In the days of Warcraft III: The Frozen Throne, Defense of the Ancients firmly established itself as one of the game’s most popular custom mods. In this second part of our overview of Dota history, we are going to talk about Eul’s failed attempt at a revolution, and the continued elaborations of the classic version by other developers.
The original DotA 2: Keep it simple, Sentinel
On July 1, 2003, Blizzard released Warcraft III: The Frozen Throne. The expansion came with an update to the game’s map editor. Developers could now create complex scenarios, modify ability mechanics and change the way the heroes moved. Eul spent the following year carefully studying the updated editor so that he could come up with a complete reworking of his version of Dota. He named it DotA 2: Thirst for Gamma.
All that was left of the Reign of Chaos versions were the neutral jungle creeps, the shops, the lanes and the towers. The rest was made almost from scratch. The terrain was the biggest change as the map became vertical instead of diagonal. Two additional lanes were added to the three main ones; creeps spawned there whenever an intermediate point was being captured. These creeps were weaker than the ones in the main lanes, and the towers in the additional lanes were replaced by friendly ones upon destruction.
Heroes’ purchases were now limited to a single item of each of Weapon, Armour, Shield, Helmet, Accessory and Jewellery, much like in a regular RPG: no more packing five Divine Rapiers. Items were classed into three tiers according to price and stats: Basic, Enchanted and Legendary. Whereas these days, a hero changes no more than a slot or two in the course of a game, in Thirst for Gamma it was quite common to buy six Basic items, replace them with Enchanted ones towards the mid-game, and assemble a Legendary before the decisive attack. Shops selling different tiers of items started working at different times. Basic items became available at the three-minute mark, and you had to wait until the twelfth minute for Legendaries. The latter were unique; as soon as a player bought an item, no-one else could have it.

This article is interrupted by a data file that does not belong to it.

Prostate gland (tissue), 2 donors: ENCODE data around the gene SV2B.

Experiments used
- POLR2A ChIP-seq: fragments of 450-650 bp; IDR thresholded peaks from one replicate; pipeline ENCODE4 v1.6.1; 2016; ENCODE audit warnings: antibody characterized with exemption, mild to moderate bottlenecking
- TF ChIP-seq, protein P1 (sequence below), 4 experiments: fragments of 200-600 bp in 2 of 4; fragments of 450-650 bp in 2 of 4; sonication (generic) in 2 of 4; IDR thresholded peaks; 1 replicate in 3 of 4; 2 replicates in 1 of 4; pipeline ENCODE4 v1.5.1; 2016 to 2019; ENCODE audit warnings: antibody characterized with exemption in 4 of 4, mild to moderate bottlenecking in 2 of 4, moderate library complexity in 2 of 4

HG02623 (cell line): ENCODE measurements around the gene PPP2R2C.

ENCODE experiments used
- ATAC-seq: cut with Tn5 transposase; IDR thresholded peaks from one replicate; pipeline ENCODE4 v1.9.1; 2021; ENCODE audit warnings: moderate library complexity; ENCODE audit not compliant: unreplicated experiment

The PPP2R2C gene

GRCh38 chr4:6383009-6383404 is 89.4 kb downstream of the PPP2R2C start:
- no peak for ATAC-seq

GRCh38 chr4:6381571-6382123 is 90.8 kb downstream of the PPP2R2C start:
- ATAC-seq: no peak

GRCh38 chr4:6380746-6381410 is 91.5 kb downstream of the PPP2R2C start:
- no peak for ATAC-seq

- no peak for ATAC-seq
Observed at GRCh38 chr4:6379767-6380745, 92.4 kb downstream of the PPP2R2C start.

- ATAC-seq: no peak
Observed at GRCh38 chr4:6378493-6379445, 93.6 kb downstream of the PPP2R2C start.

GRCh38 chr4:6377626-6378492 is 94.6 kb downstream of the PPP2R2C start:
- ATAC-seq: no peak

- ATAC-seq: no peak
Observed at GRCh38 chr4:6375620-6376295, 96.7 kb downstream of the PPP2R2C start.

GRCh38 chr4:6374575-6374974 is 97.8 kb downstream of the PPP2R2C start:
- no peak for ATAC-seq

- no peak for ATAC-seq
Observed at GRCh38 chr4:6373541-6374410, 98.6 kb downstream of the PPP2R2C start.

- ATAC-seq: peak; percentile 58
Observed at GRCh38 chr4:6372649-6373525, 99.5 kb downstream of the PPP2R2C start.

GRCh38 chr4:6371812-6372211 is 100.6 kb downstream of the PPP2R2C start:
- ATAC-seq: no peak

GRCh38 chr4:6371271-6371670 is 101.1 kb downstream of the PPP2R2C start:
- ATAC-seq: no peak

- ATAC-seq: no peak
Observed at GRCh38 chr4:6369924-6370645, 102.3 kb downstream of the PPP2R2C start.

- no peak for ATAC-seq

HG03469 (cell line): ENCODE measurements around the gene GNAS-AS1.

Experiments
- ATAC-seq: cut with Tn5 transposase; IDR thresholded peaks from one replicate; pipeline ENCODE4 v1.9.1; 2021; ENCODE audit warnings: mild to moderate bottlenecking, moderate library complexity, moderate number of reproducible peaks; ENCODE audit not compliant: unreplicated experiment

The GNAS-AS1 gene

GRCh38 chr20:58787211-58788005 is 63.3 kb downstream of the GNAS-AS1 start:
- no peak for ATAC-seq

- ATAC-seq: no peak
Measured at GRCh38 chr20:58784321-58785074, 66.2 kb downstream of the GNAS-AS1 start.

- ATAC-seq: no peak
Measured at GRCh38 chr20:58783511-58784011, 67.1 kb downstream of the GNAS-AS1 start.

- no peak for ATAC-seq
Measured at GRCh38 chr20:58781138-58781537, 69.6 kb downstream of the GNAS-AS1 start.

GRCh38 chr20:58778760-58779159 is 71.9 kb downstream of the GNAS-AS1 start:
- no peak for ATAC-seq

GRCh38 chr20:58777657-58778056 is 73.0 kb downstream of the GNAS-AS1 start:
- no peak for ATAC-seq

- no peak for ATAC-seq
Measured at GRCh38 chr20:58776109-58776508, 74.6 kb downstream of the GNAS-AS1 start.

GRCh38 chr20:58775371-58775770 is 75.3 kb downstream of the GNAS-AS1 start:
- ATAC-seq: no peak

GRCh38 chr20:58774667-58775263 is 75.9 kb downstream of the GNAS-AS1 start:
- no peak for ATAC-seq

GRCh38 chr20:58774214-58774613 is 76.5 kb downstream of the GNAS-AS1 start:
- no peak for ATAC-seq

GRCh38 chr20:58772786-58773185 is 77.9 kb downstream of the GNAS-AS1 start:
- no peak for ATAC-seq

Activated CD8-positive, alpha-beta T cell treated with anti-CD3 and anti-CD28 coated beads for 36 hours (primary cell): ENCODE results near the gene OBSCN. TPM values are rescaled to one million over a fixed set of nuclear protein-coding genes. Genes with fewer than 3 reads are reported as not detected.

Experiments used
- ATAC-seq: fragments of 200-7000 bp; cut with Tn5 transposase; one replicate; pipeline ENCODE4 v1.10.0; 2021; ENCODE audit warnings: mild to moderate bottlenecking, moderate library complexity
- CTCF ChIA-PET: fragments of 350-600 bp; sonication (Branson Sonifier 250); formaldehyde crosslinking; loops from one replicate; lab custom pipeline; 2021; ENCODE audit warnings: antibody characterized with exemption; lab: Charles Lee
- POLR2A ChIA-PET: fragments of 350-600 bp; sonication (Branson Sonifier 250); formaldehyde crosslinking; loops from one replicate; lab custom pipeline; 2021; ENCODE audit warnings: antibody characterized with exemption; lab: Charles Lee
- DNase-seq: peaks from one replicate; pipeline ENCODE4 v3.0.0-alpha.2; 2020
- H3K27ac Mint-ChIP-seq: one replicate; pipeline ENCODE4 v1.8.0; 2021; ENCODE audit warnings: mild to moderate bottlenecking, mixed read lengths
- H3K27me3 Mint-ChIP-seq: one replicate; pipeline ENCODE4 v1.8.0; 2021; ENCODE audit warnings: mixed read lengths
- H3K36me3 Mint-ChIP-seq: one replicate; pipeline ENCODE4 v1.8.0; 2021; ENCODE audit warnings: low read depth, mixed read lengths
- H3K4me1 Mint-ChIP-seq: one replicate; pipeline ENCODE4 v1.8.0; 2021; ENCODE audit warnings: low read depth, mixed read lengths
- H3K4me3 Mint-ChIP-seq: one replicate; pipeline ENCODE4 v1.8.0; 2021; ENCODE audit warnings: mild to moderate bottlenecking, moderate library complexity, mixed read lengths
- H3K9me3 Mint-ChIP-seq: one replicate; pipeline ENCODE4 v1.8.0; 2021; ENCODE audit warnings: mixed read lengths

Orbs were another Thirst for Gamma peculiarity. Neutral creeps had a 42% chance to drop a black, blue, green, red, yellow or white orb. There was a fountain at the center of the map where you could add orbs to Basic-tier items. This gave your hero various stat buffs depending on the orb color and item type. Orbs could also be given to other players, so junglers were usually in charge of collecting them while the others were busy laning.
But all this abundance of choices did was to frighten players off. DotA 2: Thirst for Gamma didn’t remotely enjoy the same popularity as Defense of the Ancients. Eul released several versions, tweaking the terrain, items and balance, and adding new heroes, but with no success. Eventually he gave up on the development altogether. Nevertheless, his work contributed significantly to the evolution of Dota as well as other modern MOBAs: features from Thirst for Gamma were adopted by League of Legends and Heroes of the Storm. Eul was also instrumental in further development of Defense of the Ancients; before abandoning the project, he opened the source code for the old map, and dozens of developers picked up on it.
Devs and decay: The true reign of chaos
Only the laziest developers didn’t try to create their own Dota in 2003–04. The concept remained the same, but each creator added something of their own. And the players could not decide which one got it right.